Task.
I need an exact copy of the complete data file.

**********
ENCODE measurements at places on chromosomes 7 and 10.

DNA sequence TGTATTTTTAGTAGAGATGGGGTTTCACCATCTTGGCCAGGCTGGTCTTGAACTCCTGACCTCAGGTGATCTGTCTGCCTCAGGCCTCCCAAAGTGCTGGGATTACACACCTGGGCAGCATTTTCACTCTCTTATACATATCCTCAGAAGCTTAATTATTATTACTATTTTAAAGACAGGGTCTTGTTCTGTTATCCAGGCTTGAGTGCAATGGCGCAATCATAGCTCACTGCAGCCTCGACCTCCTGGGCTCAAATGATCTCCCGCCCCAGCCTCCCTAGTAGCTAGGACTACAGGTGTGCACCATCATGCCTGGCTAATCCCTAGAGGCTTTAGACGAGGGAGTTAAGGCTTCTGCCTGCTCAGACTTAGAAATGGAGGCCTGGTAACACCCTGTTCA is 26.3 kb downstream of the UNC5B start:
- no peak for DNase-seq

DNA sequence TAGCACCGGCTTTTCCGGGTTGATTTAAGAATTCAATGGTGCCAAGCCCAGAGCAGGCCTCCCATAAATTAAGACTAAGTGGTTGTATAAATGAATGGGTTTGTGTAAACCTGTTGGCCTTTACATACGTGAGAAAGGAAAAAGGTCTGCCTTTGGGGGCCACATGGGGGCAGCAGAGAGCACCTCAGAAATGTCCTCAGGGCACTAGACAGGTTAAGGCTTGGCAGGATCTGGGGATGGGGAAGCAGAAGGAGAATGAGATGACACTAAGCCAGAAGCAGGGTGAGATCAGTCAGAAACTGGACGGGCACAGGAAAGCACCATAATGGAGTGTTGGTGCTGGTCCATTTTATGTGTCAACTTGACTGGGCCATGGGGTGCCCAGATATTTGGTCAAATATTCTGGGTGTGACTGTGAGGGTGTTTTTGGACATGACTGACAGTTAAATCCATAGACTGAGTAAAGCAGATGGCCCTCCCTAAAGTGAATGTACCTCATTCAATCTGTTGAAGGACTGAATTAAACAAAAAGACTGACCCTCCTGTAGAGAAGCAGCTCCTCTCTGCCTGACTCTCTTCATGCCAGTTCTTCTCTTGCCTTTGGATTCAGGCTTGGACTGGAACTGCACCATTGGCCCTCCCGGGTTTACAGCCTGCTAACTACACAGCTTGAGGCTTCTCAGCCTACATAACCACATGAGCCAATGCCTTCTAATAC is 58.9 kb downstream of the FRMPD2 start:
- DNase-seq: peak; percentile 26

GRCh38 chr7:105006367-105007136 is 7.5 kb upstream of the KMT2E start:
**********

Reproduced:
ENCODE measurements at places on chromosomes 7 and 10.

DNA sequence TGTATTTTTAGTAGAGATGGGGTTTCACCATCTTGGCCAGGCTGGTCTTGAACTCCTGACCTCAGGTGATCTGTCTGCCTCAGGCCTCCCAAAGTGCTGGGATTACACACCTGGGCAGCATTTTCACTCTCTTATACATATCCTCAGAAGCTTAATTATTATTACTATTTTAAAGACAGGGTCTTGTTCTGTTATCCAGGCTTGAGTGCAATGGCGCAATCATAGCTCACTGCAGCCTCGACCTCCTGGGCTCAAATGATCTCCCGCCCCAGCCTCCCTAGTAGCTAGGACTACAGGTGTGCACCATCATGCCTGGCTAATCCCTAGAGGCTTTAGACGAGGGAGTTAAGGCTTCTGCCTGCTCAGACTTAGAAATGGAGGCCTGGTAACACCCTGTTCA is 26.3 kb downstream of the UNC5B start:
- no peak for DNase-seq

DNA sequence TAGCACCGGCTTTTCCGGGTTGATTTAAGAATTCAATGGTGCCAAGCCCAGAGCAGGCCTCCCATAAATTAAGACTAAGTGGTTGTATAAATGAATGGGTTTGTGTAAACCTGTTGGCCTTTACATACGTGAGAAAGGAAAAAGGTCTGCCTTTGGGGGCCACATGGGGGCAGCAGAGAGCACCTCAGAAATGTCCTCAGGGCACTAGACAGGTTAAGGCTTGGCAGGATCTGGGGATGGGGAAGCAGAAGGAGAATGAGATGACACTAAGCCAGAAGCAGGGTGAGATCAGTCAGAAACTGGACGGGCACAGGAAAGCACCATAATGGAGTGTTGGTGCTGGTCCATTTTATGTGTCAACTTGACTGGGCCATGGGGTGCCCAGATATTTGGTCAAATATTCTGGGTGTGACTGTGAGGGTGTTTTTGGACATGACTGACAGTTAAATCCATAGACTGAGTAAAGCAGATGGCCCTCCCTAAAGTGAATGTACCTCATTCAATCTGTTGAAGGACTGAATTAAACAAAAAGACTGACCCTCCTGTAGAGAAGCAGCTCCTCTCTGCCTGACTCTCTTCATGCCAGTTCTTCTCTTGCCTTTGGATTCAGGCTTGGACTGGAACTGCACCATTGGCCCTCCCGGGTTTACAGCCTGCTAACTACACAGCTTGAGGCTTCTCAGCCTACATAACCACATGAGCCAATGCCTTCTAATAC is 58.9 kb downstream of the FRMPD2 start:
- DNase-seq: peak; percentile 26

GRCh38 chr7:105006367-105007136 is 7.5 kb upstream of the KMT2E start: